- The Washington Times - Thursday, September 2, 2004

NEW YORK (AP) — The Republican National Convention is being run not only by a script, but by a score.

Like the Democrats before them, Republicans have set their politics to music, a relentlessly upbeat symphony of familiar rah-rah songs meant to keep the hall pulsing with energy, viewers awake, and gaps in the speechfest filled with sounds and images of a party trying to appeal to all tastes, ethnic groups and voting ages.

There’s gospel. There’s rock with a Christian twist. Frank Sinatra songs and Broadway show tunes helped raise the curtain.

And no Republican convention would be complete without country. The Gatlin Brothers started it all off on opening night by singing the anthem; young Republicans rocked Wednesday night to Brooks and Dunn’s screaming re-creation of Jimi Hendrix’s version of “The Star-Spangled Banner.”

Organizers have characterized the offerings as “preachers and patriotism.” As with the Democrats in Boston, the convention proper is featuring acts not likely to offend delegates, with edgier performers taking the stage at other venues.

Kid Rock was the hot act Wednesday night, performing at the Avalon a dozen blocks away in a concert honoring the House speaker, Rep. J. Dennis Hastert of Illinois, in one of the convention’s most improbable pairings.

At Madison Square Garden, the convention was hearing at the same time from keynoter Sen. Zell Miller, a Georgia Democrat who supports President Bush and recently attacked the “ignoramus” rocker for a Super Bowl performance in which he wore a poncho that looked like a U.S. flag with a hole cut in it for his head.

He suggested that Kid Rock “be tarred and feathered and ridden out of this country on a rail.” Instead, Kid Rock performed at an event sponsored by corporate and interest groups, including the National Rifle Association.

Music has been a convention tradition for ages, once designed to liven up proceedings for delegates who had real business to do — now part of a glossy, choreographed package to entertain the crowd and serve the party’s message.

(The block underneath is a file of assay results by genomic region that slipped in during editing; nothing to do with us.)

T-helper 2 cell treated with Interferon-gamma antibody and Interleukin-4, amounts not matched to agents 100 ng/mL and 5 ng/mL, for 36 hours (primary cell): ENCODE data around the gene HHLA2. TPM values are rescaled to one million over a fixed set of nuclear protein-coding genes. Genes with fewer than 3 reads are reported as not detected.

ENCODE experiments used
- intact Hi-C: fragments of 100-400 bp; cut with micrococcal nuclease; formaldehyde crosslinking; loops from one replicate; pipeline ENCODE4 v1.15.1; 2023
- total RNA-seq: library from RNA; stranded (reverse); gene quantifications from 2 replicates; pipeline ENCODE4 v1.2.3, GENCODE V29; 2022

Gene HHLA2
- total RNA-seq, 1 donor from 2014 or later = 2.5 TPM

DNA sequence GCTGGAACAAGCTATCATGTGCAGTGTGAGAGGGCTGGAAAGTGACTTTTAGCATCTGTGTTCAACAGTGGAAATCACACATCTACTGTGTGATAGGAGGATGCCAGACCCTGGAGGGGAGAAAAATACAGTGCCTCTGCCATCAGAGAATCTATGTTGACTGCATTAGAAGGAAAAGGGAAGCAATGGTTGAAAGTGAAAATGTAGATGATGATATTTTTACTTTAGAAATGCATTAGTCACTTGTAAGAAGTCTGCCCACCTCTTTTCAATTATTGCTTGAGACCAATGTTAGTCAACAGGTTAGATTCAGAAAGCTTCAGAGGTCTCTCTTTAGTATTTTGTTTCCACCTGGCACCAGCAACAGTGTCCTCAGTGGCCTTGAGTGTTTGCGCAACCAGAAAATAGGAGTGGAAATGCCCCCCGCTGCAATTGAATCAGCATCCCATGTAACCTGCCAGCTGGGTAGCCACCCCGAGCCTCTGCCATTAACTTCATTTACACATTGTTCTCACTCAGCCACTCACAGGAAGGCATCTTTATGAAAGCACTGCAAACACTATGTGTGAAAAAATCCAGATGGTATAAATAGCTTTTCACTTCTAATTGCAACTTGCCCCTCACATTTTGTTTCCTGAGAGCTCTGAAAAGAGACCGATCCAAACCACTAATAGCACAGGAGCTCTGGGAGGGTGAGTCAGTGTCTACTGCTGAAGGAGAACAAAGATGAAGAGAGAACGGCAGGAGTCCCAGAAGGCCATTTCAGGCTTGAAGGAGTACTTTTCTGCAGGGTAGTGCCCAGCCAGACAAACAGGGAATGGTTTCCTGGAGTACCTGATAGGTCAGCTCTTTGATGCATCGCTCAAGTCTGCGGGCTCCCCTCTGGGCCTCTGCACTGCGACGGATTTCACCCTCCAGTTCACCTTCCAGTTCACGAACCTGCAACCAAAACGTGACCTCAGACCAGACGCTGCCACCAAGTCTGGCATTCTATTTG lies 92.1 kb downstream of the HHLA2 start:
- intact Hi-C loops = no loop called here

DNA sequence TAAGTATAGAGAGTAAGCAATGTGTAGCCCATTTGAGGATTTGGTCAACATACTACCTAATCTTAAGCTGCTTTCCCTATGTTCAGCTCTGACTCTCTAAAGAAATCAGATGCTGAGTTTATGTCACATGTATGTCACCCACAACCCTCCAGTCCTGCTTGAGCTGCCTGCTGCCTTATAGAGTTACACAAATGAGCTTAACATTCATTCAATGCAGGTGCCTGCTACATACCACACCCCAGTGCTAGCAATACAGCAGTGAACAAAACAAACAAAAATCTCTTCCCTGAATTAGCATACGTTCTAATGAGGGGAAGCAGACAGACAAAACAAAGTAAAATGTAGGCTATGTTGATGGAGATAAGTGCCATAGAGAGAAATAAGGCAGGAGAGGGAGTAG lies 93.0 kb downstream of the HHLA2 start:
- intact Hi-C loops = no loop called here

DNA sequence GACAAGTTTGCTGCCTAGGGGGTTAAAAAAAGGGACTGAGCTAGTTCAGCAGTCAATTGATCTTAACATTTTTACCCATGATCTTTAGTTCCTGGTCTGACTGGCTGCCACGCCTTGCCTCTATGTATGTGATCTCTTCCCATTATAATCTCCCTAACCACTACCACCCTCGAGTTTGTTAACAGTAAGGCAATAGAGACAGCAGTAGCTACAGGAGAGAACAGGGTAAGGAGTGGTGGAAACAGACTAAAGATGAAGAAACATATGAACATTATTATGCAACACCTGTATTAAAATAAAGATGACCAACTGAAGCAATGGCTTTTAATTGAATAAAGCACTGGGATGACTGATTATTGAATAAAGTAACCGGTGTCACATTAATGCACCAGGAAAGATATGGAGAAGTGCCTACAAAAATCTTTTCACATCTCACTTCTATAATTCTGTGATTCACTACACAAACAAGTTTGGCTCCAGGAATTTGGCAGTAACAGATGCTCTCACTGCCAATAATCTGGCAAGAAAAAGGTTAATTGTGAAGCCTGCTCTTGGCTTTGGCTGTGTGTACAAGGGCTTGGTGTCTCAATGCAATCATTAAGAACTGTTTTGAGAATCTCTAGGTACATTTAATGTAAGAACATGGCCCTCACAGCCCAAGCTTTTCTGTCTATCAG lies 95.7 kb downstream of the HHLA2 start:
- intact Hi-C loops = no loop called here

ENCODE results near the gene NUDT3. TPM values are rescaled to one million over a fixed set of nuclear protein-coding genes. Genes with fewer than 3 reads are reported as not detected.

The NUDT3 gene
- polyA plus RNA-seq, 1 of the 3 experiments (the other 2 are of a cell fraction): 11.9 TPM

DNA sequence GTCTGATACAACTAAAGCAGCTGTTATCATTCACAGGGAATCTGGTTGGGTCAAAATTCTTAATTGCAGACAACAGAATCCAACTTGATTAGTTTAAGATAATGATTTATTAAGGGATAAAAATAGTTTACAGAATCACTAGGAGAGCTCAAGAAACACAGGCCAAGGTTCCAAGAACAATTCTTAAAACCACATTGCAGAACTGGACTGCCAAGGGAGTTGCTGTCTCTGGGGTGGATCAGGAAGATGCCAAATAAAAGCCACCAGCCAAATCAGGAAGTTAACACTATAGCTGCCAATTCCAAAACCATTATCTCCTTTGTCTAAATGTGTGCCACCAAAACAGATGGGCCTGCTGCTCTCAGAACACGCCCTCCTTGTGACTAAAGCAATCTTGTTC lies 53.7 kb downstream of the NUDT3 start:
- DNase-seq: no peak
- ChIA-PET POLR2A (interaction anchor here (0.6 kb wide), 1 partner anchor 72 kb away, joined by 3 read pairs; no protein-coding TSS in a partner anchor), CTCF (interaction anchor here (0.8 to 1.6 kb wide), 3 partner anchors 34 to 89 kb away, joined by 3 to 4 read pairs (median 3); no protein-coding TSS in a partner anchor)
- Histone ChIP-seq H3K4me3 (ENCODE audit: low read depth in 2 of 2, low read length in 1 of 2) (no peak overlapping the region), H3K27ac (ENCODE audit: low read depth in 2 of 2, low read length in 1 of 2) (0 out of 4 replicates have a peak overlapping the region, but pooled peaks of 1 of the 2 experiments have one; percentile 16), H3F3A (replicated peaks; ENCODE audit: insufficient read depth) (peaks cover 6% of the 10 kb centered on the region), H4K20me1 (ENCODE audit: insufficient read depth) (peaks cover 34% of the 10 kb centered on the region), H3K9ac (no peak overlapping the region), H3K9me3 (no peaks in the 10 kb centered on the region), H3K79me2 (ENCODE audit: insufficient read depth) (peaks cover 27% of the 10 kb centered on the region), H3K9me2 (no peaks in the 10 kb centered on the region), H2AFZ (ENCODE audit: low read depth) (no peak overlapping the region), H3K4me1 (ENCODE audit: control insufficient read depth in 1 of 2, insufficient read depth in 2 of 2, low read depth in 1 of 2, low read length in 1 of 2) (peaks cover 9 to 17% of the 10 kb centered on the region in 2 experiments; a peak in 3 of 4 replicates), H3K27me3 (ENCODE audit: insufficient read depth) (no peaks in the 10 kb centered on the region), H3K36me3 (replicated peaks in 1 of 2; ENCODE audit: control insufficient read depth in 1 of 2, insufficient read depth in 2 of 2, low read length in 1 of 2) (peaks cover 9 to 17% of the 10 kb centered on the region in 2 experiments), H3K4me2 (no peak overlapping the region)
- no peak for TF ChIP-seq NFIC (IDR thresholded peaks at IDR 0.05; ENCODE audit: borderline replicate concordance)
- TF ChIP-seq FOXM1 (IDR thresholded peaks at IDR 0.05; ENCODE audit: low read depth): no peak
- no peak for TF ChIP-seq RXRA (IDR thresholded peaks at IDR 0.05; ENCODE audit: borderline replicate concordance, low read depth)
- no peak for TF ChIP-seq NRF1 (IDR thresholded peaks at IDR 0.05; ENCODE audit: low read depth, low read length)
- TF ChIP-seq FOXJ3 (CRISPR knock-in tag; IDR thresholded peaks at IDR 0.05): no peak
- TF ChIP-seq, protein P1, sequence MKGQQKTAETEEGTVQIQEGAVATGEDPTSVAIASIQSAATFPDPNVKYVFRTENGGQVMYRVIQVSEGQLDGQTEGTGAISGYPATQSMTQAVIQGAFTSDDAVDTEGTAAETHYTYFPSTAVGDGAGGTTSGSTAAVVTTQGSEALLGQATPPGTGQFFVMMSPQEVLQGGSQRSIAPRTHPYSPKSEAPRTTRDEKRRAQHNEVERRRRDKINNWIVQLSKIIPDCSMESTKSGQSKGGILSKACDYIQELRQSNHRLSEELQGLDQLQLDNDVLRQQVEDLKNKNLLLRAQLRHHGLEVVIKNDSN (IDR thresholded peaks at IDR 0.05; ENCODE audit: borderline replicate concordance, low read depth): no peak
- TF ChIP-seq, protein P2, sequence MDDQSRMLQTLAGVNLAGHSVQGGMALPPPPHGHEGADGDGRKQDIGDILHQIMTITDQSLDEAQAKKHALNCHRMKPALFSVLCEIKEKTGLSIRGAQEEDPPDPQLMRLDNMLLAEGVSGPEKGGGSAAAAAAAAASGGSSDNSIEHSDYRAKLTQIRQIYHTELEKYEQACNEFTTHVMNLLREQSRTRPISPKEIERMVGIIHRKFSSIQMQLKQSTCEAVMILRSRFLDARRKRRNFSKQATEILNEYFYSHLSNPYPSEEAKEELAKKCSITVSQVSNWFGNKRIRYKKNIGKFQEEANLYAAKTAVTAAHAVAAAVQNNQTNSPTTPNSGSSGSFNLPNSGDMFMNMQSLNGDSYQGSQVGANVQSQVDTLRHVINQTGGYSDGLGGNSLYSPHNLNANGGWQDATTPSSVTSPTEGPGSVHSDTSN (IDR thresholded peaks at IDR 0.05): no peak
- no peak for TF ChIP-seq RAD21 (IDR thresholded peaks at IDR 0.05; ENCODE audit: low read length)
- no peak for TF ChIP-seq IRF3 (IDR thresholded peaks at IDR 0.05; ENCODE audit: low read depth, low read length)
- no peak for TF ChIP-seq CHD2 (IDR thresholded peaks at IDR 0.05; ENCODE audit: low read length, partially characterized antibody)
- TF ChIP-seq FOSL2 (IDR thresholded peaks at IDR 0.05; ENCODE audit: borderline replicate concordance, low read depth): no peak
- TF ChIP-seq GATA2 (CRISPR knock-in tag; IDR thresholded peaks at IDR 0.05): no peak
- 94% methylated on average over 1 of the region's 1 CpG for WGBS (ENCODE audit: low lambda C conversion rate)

Minstrels played for conventioneers who met in Chicago in 1860 to nominate Abraham Lincoln. “Happy Days Are Here Again,” with lyrics penned by Jack Yellen, a Republican, became Franklin D. Roosevelt’s theme song in 1932 and a staple at Democratic conventions for decades.

Bill Clinton opted for a rock ‘n’ roll theme song in 1992. The Fleetwood Mac song “Don’t Stop” became an anthem for Mr. Clinton’s candidacy as he won over legions of young voters and defeated Mr. Bush’s father.

In 2000, Ricky Martin’s Latino beat enlivened the Republican convention and fit neatly into Mr. Bush’s courtship of Hispanic voters.

Specific songs fit exact moments. The song “Knock on Wood” played this week when the convention roll call officially made Mr. Bush the nominee. The song’s title is supposed to be a good-luck charm, and Republicans hope that will be the case in this close presidential race.

When the president left a Columbus, Ohio, arena Wednesday to come to the convention, Sinatra’s “New York, New York” rang out as he shook the last hands along the rope line.

“It’s almost like a subliminal message because it’s not a main part of the program, but it’s there,” said Eugene Alpert, an authority on the national conventions. He said that the conventions have become like telethons — political commercials interspersed with musical acts.

Democrats usually have access to bigger stars, given the liberal tendencies of entertainers outside the realm of country and western music.

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